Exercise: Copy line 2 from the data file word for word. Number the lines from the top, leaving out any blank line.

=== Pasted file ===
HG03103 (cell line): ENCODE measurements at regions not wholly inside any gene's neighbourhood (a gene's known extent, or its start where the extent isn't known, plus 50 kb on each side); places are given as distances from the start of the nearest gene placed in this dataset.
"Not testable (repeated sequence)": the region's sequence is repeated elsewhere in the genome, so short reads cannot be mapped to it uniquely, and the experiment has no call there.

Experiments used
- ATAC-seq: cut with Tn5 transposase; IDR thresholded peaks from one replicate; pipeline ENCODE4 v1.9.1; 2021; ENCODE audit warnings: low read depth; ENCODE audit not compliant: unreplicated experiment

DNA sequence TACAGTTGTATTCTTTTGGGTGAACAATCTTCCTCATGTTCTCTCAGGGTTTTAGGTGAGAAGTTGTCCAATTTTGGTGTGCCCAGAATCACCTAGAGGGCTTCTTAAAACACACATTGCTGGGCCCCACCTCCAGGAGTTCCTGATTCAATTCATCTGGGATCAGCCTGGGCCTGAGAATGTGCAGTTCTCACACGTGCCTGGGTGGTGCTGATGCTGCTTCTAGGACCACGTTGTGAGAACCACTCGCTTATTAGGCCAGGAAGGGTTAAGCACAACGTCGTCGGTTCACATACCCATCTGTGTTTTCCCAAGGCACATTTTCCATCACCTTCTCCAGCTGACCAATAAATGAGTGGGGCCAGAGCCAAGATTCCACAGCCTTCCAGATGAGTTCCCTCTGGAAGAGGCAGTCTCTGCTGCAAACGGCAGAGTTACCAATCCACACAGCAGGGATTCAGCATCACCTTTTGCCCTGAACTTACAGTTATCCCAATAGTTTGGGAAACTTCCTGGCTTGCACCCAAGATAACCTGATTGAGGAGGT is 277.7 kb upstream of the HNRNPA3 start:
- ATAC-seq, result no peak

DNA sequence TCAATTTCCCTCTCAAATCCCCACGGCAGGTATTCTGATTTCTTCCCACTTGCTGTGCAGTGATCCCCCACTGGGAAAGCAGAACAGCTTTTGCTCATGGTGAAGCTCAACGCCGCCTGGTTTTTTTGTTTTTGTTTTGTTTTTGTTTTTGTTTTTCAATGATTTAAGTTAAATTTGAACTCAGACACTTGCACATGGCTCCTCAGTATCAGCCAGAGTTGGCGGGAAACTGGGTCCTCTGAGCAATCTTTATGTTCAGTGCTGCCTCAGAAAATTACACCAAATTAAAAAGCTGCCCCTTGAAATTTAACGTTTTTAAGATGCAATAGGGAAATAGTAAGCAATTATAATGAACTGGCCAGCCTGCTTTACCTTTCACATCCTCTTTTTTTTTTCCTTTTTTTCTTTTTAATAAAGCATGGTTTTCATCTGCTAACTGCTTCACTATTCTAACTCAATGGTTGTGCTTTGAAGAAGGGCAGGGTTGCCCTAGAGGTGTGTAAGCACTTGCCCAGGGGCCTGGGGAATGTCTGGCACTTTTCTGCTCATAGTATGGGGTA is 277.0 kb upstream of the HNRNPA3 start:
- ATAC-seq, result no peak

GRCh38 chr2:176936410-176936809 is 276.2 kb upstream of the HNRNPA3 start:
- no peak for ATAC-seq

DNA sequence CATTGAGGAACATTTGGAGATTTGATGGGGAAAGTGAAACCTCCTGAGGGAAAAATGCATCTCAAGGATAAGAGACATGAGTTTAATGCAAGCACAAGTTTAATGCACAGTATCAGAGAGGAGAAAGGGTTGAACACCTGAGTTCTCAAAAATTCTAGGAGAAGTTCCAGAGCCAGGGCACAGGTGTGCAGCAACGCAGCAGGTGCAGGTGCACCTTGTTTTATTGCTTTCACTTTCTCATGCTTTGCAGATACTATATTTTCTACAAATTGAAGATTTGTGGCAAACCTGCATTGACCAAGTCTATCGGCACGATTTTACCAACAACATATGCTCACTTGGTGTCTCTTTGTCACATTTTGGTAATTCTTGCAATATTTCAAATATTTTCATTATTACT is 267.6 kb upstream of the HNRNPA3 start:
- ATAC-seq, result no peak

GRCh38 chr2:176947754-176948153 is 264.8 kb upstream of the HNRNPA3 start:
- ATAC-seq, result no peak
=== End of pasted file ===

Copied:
"Not testable (repeated sequence)": the region's sequence is repeated elsewhere in the genome, so short reads cannot be mapped to it uniquely, and the experiment has no call there.